TERI ELLEN CROSS DAVIS
TERI ELLEN CROSS DAVIS
A Black woman learns Ireland’s history by bus
It took a civil rights museum
to lift the skirts of the maiden
city of Derry. Here’s where I saw
her Seamus Heaney tattoo.
Belfast, the stamp at
the bottom of the Titanic.
Here, I breathe in an industry
defined by ghosts,
then it’s back to you, Dublin—
how I got sweet on you
I do not know. Blame that
ancestor long ago- let’s hope
it was consensual. But the
words that crawl your streets
align with my fault lines, neither
of us accustomed to joy.
On the road to Limerick,
crumbling forts shimmer
and shy like mirages. On the river
Shannon, swans play their part
near King John’s Castle.
Here Frederick Douglass honed
his pleas for justice. Shivers down
my bare brown arms.
But it’s Newgrange where
stacked ancient stones call
my blood to rise. Two times a year
the sun flings a season’s new song
into a quartz cavern. Here lifetimes
were spent bent building temples
to echo eons. At the entrance, water
collects in a giant rock’s hollowed hand.
A wizened man whispers to me
dip your fingers & touch what ails you.
Back-up (An Ode to Weathering)
for Arline Geronimus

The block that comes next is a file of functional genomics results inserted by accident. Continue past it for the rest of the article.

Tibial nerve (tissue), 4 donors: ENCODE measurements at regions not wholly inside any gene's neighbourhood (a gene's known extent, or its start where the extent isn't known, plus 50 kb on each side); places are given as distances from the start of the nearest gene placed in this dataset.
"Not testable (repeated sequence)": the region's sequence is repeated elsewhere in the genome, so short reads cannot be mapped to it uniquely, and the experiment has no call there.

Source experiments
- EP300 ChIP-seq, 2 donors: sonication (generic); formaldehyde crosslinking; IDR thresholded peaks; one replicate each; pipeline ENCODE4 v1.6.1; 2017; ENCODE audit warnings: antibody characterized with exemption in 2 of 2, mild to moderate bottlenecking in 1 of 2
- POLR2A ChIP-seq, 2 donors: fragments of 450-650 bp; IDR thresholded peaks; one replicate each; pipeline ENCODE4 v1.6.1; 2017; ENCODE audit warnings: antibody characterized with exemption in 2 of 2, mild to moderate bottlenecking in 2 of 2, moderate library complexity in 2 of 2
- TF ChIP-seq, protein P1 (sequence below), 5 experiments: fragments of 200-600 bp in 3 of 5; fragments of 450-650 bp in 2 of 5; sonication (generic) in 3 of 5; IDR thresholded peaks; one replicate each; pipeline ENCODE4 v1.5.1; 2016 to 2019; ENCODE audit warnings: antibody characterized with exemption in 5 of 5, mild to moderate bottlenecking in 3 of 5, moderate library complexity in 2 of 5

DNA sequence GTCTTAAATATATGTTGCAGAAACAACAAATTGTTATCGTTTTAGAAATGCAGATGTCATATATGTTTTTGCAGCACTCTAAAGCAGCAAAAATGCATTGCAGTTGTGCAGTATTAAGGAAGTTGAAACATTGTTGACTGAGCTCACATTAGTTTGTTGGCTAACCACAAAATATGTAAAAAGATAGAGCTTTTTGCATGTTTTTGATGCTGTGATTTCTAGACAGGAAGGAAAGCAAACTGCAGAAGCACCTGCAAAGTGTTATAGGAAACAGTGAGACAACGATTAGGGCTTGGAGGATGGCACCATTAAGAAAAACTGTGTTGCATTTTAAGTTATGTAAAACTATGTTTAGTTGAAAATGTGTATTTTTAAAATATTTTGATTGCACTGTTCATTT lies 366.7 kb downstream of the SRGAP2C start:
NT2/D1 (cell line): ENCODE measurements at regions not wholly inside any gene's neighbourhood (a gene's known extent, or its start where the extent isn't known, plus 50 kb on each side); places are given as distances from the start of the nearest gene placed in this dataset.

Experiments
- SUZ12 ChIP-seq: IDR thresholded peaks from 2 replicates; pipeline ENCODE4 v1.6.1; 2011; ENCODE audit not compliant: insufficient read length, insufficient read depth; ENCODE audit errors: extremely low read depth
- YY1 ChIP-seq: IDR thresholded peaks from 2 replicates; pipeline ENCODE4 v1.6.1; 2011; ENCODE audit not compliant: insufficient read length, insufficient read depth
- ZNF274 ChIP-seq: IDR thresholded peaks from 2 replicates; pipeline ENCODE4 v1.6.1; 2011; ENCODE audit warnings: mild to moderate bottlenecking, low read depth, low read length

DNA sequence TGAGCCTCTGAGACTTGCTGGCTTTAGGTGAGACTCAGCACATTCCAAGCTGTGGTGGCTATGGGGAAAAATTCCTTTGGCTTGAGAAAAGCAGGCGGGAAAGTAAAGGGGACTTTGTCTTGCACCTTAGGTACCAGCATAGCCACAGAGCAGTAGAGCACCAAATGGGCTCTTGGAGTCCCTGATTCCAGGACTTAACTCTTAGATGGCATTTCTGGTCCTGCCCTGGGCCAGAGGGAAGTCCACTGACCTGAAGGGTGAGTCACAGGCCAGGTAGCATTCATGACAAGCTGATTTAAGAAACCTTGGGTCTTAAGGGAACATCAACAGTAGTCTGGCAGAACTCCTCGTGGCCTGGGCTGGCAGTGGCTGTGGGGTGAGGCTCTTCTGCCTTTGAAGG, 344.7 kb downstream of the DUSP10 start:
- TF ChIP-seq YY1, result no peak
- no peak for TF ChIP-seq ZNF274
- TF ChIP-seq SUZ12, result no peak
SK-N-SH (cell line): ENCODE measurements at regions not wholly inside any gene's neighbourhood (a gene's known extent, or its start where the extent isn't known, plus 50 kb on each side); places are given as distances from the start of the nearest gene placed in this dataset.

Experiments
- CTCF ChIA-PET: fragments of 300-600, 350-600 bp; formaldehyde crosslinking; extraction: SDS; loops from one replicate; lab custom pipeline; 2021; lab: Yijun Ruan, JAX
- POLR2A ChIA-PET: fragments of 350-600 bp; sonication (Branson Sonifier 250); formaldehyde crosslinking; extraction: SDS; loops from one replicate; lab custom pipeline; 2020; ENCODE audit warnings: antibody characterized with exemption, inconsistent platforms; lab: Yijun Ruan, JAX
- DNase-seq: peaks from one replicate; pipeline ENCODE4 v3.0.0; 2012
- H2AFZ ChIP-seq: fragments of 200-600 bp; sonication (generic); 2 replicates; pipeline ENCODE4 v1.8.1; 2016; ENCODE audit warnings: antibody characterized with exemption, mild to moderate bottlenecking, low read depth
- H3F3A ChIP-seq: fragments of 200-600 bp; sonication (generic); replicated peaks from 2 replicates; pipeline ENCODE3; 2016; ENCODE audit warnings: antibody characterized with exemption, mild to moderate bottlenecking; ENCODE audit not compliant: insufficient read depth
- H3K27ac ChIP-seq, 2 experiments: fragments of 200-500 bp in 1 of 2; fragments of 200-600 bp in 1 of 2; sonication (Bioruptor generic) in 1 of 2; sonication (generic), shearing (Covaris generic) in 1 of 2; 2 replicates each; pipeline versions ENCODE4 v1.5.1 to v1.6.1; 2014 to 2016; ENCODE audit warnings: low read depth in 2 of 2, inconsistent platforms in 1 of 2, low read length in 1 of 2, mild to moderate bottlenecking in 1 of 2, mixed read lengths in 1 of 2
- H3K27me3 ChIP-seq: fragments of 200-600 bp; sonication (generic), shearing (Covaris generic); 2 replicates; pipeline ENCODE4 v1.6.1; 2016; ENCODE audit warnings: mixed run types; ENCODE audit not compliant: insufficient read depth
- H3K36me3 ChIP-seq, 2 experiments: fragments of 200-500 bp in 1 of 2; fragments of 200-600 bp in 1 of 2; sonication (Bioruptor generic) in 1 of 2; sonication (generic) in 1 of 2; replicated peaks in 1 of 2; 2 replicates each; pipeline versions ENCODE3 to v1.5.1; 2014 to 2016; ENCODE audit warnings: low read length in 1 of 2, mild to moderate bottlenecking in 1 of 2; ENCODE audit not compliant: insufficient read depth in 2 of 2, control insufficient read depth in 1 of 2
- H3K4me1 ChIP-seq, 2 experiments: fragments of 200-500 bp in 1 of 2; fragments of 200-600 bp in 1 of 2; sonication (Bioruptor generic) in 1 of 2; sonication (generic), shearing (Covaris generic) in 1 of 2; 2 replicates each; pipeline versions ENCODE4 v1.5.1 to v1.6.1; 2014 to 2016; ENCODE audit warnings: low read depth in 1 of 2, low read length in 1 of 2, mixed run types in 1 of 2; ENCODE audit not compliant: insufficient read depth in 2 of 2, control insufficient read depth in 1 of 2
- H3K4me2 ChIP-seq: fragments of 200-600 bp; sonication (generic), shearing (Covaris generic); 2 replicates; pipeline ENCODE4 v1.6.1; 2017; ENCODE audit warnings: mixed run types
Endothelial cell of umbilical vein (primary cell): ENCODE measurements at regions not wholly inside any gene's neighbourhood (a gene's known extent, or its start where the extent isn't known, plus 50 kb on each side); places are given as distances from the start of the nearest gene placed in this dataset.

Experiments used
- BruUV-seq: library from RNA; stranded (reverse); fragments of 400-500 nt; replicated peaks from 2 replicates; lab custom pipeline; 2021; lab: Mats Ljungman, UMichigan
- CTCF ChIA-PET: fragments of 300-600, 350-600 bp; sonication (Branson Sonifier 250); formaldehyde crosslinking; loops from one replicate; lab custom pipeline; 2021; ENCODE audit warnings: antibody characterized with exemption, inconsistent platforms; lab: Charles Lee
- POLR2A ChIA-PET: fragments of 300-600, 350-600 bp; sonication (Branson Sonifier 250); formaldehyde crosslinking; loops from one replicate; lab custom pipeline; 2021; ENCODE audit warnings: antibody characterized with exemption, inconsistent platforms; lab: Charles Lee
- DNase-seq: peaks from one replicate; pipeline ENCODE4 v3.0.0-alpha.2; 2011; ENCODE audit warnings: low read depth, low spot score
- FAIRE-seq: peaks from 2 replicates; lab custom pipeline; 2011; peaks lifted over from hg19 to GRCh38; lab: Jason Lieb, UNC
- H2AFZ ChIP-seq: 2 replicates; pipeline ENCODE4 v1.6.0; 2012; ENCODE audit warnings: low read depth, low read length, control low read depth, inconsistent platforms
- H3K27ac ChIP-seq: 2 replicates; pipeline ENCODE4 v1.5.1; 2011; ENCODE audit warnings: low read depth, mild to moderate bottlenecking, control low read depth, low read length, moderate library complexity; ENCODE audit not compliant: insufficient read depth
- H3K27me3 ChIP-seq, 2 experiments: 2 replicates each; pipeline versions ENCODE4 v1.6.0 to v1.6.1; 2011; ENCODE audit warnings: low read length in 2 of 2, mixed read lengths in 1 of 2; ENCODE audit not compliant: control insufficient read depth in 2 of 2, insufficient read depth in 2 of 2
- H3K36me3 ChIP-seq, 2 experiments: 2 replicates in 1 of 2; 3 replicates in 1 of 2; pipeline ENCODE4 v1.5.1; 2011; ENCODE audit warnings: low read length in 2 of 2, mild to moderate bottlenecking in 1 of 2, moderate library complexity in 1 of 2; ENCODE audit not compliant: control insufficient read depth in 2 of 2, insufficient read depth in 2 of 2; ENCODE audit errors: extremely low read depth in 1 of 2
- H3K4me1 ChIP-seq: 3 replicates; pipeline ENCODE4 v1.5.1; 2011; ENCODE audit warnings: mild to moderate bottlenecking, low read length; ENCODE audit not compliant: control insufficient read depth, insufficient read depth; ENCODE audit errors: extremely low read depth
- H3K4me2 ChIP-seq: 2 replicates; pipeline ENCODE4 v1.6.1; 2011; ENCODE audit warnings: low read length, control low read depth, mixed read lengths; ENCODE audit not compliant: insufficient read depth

“And the colored girls go ‘Doo do doo do doo do do doo’…”
—Walk on the Wild Side by Lou Reed
Mix ancestral and everyday trauma, African call,
American response. Drum it on tight tendons,
skin, suffused and shiny, soft tissues singing of
soreness, observing it like a holiday. (It’s just Tuesday.)
Speed it up 7.5 times, let blood pressure reach the high notes,
diabetes, the low ones. Let obesity morbidly thump
the bass lines, while glycogen’s fight or flight hit
the high hat. Isn’t each day, each step outside in America
a scream? Listen to the resounding soundtrack:
you don’t belong here, go back to Africa and that original hit “Nigger!”
—always number one with a bullet. When the school’s White
gaze singles out your son, implore adrenaline and cortisol
to slow their ragged runs. When applying for a mortgage with a
lower interest rate; after the next White businessman
lets the door slam in your face, tell this body not to hum its fate-
fear, anxiety, and chronic depression, the constant refrain.
Inflammation as the blood races to the mic again and again.
Measure one, discrimination, maternal mortality, measure two
heart disease, socio-economic conditions, tune up the fibroids,
open up the throat, dig down, hold that note. Black women know
how to sing back-up. Our pain always makes for perfect pitch.
Teri Ellen Cross Davis’ poetry collection Haint (Gival Press) won the 2017 Ohioana Book Award for Poetry. Her work has appeared in many anthologies and journals including: Not Without Our Laughter: poems of joy, humor, and sexuality, Poetry Ireland Review and Tin House. She lives in Silver Spring, MD.